pay me the four pieces of gold you owe ls me ; for we are coming
to a town, and I must turn back." 20
Four pieces of gold is really too much for bringing a few worms," said
the crow, "bnt I will give you three, and you shall have them
at once;" and he whispered in the donkey's ear
Friend, it is time you paid me 21 the three pieces of gold ; the
pedlar will stop at this town."
On thinking it over," 22 said the donkey, "it seems to
me that three pieces of gold are a great deal too much to give
for having a few flies driven away ; I'll give you two."
Then the donkey turned to the pedlar, "Now, good sir, your
two pieces of gold, if you please?"
In a moment," replied the pedlar, and, turning to the sparrow,
said, "I really must have the money for the shawl at once."
So you shall," answered the sparrow, and cried angrily to
the crow, " I want my money now, and cannot wait !"
In an instant," 23 answered the crow, and again whispered
to the donkey: " Why don't you pay me my money? Be quick about
it ! " 24
I won't keep you waiting a minute," said the donkey. "Come,
pedlar, give my money. I want it badly !"
Then the pedlar said to the sparrow, "Pay me for my shawl,
or I'll make you suffer for it! "
And the sparrow cried to the crow, "Give me my money, or it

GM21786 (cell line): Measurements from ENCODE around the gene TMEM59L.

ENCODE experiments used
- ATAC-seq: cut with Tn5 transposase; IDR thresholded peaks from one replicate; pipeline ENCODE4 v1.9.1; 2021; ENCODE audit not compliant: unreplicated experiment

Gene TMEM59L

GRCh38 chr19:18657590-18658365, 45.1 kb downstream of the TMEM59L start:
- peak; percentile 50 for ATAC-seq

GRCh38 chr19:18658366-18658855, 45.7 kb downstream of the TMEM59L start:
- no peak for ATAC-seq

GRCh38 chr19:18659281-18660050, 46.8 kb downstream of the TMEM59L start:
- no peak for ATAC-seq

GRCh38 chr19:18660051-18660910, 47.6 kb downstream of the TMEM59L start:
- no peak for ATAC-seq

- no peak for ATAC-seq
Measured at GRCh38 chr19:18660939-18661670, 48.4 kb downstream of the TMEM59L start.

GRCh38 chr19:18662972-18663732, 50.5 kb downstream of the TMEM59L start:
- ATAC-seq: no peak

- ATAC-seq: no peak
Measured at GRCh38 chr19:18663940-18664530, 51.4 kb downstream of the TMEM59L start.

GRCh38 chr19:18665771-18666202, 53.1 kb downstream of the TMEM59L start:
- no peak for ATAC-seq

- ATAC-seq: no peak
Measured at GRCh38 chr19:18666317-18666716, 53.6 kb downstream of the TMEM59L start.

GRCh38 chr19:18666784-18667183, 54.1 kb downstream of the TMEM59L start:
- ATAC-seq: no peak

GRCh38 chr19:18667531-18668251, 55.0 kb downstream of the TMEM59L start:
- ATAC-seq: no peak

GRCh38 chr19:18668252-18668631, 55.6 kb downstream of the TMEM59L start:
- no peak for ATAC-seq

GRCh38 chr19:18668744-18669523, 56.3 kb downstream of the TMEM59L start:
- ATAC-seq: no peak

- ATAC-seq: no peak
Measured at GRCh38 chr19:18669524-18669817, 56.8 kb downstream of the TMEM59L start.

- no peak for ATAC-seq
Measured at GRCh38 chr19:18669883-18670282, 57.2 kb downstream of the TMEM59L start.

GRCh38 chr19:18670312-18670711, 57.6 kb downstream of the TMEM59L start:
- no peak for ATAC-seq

will be the worse for you! "
And the crow said to the donkey, " If you don't pay me, I'll
bite off your ears ! "
And the donkey again cried to the pedlar, " You bad man, pay
me my money, or I'll kick you across the road !" 25
They made such a noise, that an officer 26 came out of the town
to see what it was all about.27 Each began to complain 28 loudly
of the other.
You are all worthless 29 fellows!" said the officer. "Come
with me! " So he led them to the mayor.3o
Whom have we here?" cried he. "A pedlar, a donkey, a
crow, and a sparrow! 1S'hat have you to say?"
Then the pedlar began to complain of the sparrow, the sparrow of
the crow, the crow of the donkey, and the donkey of the pedlar.
The mayor paid little heed to them 31; but he looked at the pedlar's
pack, and at last said: "You are good-for-nothing fellows!
I order 32 Lhat the pedlar be thrown into prison ; that the donkey
be soundly heaten ; that the crow and the sparrow have their tail
feathers pulled out. The shawl seems to be the only good thing
here. T cannot let you 'Keep the cause 27 of such a quarrel, so
I will take it for myself. Officer, lead the prisoners away."
1 A pedlar is a man who sells all sorts of things. He pdcks his